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Making Music Education Successful for the Exceptional Student

by Kimberly on August 9, 2012 · 8 comments

I am the only music therapist in my small(-ish) town of 18,000. The music community here is fairly tight-knit, so when a music teacher is facing a year of working with students with IEPs (Individualized Education Plan, if you’re curious), he/she will likely reach out to me.

This happened about a month ago. A friend of mine is going to be working with several students with various exceptionalities—autism, brain injuries, attachment challenges, and the like. These students are enrolled in the regular group music class, but will also get some individual music instruction. My friend was interested in any ideas or suggestions I had on how to make this new arrangement successful for her students.

I figure my friend is not the only music educator who will be teaching exceptional students with unique learning styles and support needs. With that in mind, here are some general tips and things to consider if you are a music teacher who will be teaching an exceptional student this fall:

  • Try to notice and capitalize on the student’s strengths. If someone really likes the drum, maybe there’s a way to incorporate drums into a lesson plan, even if it’s not part of your original plan.
  • Make friends with an occupational therapist (OT). If you have a student who has physical or motor challenges, an OT may be able to help you brainstorm ways to adapt instruments, mallets, and equipment to make it a successful experience for the student.
  • In all likelihood, you will have to simplify what you are asking the student to do compared with his/her peers. Learning and growth can still happen, but it may look different for the exceptional student.
  • The student may need more time to process information and practice skills. This is where any individual time you get with the student may come in handy. They can provide an opportunity for you to introduce a new concept or idea before the group and a chance to practice music one-on-one.
  • Be aware of the environment. Try to know and adapt to any sensory sensitivities a child may have (e.g. lights, sounds, smells, etc.). Also know that impulse control may be a challenge. If an instrument is in front of the student, he/she will probably play it—although pretty much everyone does this! Be aware that you may need to provide more redirects and prompts for your exceptional students.
  • Ask if the child has any triggers. A trigger is something that will “set off” a person and may cause acting out behaviors (e.g. yelling, running, physical aggression, etc.). If a child does struggle controlling him- or herself and you have a heads up as to what the triggers are…try to avoid them 🙂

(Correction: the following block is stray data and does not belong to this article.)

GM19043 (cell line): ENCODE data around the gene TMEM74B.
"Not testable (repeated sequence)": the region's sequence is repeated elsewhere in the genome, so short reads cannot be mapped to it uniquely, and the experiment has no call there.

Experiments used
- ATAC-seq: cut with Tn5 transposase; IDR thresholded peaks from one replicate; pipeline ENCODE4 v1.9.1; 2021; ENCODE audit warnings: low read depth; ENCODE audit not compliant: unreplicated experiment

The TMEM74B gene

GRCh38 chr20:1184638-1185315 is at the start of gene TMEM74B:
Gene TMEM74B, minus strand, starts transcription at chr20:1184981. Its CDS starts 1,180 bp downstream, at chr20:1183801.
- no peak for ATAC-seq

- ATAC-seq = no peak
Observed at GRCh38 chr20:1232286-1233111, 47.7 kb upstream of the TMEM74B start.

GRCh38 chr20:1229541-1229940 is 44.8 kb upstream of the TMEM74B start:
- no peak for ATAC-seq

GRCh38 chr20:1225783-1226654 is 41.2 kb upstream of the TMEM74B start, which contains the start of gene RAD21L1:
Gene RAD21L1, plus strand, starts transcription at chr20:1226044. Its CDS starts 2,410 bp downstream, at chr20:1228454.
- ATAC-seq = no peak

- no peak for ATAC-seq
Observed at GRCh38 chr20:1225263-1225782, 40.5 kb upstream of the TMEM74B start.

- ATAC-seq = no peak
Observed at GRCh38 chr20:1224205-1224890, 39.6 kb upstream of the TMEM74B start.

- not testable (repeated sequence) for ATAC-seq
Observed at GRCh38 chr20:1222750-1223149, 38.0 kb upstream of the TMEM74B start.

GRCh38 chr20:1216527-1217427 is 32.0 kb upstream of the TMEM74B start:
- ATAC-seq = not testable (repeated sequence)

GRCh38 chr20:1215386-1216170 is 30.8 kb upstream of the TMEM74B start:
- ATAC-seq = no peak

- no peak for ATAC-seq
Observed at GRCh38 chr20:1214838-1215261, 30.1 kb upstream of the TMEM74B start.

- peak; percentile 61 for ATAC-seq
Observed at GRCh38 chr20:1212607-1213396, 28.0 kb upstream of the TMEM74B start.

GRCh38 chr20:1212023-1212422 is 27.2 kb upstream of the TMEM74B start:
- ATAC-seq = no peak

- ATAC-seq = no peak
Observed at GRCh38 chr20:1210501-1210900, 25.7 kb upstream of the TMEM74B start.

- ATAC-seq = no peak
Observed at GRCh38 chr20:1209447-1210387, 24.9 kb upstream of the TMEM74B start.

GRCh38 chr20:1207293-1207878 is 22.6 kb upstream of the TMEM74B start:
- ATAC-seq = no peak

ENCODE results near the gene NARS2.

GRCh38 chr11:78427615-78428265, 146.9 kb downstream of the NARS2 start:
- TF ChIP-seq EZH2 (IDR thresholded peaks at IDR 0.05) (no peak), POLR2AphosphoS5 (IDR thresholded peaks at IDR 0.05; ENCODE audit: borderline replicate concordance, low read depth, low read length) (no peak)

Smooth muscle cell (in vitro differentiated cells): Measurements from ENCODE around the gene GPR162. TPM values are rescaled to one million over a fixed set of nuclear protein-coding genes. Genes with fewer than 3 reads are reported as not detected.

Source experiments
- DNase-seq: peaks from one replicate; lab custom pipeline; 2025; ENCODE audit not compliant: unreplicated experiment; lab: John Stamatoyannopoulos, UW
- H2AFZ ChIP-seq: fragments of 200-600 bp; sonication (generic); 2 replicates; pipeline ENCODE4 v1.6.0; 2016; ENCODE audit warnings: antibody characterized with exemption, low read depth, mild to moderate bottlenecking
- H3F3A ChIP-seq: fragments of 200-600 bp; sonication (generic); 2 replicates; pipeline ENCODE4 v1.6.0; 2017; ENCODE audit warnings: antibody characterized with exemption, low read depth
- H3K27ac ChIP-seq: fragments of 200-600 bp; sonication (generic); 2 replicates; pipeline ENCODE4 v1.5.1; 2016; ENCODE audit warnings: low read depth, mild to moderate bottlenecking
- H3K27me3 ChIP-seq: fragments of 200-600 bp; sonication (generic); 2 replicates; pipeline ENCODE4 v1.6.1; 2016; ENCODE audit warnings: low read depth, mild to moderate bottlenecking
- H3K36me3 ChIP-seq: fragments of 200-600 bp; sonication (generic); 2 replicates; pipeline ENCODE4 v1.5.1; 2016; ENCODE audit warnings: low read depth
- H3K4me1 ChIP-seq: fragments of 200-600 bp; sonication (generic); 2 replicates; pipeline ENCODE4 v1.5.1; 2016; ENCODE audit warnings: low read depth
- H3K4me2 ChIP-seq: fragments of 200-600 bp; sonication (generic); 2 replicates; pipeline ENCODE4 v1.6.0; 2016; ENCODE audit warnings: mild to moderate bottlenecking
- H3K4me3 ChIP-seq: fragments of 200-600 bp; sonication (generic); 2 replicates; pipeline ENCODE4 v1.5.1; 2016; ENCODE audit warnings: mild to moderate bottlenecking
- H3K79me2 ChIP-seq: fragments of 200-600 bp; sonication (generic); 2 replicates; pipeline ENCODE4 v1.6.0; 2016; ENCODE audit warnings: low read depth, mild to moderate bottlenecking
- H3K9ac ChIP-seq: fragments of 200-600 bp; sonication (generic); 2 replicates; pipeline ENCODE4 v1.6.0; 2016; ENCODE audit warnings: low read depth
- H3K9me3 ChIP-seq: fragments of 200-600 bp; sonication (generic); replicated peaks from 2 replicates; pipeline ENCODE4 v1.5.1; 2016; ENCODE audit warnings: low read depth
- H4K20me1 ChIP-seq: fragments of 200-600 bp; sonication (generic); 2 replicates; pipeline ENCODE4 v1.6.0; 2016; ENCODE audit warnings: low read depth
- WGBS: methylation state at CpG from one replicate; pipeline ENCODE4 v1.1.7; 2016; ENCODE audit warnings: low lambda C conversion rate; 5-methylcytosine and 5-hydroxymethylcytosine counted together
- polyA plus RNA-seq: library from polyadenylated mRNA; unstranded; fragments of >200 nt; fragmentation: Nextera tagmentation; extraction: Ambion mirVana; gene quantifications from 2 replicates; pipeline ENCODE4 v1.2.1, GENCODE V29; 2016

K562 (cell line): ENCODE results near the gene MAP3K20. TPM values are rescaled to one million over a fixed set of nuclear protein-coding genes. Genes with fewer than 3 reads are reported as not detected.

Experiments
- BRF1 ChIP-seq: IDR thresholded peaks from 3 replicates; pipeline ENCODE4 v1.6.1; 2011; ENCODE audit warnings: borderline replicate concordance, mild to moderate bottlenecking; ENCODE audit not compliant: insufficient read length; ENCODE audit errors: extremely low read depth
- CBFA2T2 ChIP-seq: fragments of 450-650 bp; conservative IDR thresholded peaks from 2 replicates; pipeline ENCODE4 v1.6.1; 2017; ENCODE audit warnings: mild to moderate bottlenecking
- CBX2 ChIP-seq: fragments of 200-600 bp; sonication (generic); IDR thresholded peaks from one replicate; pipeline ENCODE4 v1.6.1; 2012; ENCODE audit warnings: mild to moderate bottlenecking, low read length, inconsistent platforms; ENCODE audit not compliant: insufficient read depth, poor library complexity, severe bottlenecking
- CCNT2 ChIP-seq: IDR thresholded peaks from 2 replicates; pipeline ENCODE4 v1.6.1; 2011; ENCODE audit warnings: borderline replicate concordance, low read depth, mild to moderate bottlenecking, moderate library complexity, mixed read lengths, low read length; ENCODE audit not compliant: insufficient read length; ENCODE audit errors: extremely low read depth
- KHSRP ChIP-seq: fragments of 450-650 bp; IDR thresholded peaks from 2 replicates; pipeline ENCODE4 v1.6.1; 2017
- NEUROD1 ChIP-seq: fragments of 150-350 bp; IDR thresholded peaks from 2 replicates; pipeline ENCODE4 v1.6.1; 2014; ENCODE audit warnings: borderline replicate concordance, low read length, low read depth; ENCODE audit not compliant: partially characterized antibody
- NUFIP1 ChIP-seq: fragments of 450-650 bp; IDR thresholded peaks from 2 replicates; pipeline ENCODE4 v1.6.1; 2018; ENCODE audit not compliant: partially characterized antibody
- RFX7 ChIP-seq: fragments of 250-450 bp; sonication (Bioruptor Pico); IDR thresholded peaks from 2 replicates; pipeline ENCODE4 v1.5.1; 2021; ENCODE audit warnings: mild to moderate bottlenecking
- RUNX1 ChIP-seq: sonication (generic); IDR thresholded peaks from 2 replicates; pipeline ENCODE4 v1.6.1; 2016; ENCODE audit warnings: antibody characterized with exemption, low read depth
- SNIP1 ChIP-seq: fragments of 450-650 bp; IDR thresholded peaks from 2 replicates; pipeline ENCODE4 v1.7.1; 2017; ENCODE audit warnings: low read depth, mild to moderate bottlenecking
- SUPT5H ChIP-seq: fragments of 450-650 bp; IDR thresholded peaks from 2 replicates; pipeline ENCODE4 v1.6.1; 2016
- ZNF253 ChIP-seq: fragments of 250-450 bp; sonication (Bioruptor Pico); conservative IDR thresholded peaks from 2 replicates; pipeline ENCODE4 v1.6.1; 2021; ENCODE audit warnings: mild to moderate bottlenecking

• If needed, provide a peer role model “buddy” during the group class to help redirect the child, refocus, and/or provide support as needed.

Is there anything to add to this list? If you have other ideas, please let us know in the comment box below!

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{ 8 comments… read them below or add one }

eugene cantera August 15, 2012 at 3:36 pm

Just one thing to add – the ‘music’ (or musical result) isn’t as important as the journey and the process. If the exceptional child enjoys the experience and looks forward to returning each day or week, you’ve done a good job 🙂

Dissertation Writing January 14, 2013 at 5:56 am

Such a good help for my next dissertation project … thanx for sharing Kimberly

Future Of Education February 11, 2013 at 6:16 am

Guess Its the next step in education …
Future Of Education´s last blog post ..What will be The Future of Education in 2013?

buy a degree online May 13, 2013 at 1:25 am

A very interesting topic, I came across this recently. Might be helpful to others 🙂

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zakia June 26, 2015 at 6:01 am

Music is the fabric of our society, and music can shape abilities and character. Musical education can greatly contribute to children’s intellectual development as well.
zakia´s last blog post ..We Create Professionals

Monika Roy April 1, 2016 at 5:41 am

Nice and very informative i am new to blog its helps me a lots for creating blogs easily more than my expectation.
Monika Roy´s last blog post ..Engineering and management College in Faridabad, Delhi NCR- RI

Samuel T. Cummins September 14, 2016 at 11:50 am

Really great music education tips. I am really glad I found this article. Thanks for putting effort to gather these information. Great teachers understand that they must help build proficient young players, one day at a time.

Aarti January 18, 2017 at 3:57 am

Music is a weapon in the war against unhappiness. Music is an important life of our life. Music is something that speaks for itself, straight from the heart.
Really thankful for this post.

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